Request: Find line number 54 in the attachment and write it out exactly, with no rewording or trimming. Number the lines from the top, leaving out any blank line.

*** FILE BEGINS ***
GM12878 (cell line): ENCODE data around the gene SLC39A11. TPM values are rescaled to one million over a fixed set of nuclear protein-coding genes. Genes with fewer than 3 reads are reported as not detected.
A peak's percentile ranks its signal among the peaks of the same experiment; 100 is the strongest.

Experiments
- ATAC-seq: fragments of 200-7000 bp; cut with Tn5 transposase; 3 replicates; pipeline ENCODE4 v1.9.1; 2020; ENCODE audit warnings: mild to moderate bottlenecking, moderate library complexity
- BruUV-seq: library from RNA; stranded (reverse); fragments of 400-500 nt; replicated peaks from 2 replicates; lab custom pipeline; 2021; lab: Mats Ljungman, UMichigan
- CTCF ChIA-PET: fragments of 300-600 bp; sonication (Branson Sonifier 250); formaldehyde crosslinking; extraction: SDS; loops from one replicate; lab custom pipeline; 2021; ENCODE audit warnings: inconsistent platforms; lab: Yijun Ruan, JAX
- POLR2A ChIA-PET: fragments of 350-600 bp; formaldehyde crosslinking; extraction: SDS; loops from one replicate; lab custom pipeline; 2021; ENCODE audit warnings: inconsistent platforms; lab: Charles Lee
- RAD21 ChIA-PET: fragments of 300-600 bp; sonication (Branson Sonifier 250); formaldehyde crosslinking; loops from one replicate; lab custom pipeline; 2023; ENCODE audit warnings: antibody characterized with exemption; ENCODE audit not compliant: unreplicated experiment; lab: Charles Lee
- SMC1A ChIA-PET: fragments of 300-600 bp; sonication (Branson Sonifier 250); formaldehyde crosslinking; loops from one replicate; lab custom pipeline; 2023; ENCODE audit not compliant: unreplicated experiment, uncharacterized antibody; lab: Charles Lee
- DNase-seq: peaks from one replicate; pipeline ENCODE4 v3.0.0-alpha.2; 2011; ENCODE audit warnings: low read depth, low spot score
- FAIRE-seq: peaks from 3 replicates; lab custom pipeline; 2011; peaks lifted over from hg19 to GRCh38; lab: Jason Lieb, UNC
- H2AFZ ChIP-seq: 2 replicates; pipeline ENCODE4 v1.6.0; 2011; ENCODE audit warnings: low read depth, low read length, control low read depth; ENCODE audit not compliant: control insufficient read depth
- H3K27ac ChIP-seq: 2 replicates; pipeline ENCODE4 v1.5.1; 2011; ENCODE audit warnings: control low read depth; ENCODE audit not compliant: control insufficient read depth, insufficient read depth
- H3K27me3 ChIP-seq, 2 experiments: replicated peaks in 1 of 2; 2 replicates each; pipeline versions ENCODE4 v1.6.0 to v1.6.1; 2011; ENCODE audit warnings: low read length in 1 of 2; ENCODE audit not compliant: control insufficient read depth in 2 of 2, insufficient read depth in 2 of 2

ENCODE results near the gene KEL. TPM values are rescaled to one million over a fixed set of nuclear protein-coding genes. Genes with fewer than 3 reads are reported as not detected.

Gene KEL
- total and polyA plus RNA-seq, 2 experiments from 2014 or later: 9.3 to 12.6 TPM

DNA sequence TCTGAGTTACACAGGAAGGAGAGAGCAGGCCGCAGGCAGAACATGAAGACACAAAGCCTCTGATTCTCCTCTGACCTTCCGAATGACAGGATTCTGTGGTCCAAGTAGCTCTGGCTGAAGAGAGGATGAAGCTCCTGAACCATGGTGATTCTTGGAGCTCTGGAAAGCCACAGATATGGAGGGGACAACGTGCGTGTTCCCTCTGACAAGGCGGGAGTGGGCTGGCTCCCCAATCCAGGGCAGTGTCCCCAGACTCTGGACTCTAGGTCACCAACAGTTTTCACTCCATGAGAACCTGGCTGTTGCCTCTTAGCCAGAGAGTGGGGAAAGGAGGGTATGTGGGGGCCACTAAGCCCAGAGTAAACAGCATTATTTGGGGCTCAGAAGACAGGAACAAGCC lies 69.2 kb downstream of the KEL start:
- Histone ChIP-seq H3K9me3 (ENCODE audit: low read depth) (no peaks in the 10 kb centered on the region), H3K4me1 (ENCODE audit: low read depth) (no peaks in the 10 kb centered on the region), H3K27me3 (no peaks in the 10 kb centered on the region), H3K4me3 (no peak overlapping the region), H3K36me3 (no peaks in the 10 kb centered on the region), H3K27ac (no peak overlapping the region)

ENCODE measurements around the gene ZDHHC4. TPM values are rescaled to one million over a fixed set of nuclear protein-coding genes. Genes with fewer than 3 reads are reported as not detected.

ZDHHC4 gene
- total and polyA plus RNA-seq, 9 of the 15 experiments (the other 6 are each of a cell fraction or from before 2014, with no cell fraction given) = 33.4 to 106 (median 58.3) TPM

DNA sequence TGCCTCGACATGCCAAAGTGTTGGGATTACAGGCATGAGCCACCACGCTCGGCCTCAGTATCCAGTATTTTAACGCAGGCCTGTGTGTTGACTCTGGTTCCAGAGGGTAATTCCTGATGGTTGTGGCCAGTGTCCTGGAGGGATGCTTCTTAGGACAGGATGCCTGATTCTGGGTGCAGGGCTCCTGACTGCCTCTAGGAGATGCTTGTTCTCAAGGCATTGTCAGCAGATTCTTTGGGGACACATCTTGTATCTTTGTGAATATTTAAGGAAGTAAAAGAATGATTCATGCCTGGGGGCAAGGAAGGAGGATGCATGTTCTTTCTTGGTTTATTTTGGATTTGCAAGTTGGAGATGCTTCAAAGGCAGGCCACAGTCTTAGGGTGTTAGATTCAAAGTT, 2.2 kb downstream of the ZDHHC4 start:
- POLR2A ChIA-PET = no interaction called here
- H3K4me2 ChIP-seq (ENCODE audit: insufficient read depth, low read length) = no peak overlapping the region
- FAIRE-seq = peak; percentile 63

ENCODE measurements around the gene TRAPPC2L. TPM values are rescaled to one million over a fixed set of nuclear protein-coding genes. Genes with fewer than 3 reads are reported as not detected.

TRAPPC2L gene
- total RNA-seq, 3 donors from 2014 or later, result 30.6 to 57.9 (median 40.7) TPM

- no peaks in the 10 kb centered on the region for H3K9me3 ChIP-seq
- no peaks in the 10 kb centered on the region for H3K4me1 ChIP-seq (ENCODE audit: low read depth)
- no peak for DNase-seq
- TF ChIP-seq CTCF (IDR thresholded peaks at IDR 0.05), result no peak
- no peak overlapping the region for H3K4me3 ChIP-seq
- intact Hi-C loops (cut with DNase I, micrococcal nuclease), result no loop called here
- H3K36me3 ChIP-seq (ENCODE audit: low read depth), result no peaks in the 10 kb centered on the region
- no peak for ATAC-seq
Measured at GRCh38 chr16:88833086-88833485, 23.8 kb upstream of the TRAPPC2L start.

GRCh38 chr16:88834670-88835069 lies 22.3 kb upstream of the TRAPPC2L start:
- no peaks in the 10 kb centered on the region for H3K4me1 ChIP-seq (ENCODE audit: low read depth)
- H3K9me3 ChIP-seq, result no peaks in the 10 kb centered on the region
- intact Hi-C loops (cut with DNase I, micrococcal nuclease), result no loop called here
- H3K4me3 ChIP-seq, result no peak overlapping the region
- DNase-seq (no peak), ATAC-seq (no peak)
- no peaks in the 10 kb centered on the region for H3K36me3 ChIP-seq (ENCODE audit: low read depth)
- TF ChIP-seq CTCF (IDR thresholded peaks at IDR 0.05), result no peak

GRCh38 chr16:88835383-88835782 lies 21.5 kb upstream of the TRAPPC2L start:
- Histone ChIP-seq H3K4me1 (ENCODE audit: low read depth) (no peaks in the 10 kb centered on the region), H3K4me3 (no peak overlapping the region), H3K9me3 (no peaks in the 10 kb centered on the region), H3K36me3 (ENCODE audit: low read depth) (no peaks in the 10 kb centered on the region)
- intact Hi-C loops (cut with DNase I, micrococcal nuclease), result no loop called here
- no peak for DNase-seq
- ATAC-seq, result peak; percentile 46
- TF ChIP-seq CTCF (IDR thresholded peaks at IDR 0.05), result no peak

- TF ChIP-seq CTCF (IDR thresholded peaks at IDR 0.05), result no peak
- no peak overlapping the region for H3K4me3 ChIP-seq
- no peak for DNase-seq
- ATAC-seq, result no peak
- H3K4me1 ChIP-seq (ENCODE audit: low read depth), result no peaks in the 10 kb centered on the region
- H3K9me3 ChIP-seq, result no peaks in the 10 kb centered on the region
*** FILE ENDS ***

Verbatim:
- no peak overlapping the region for H3K4me3 ChIP-seq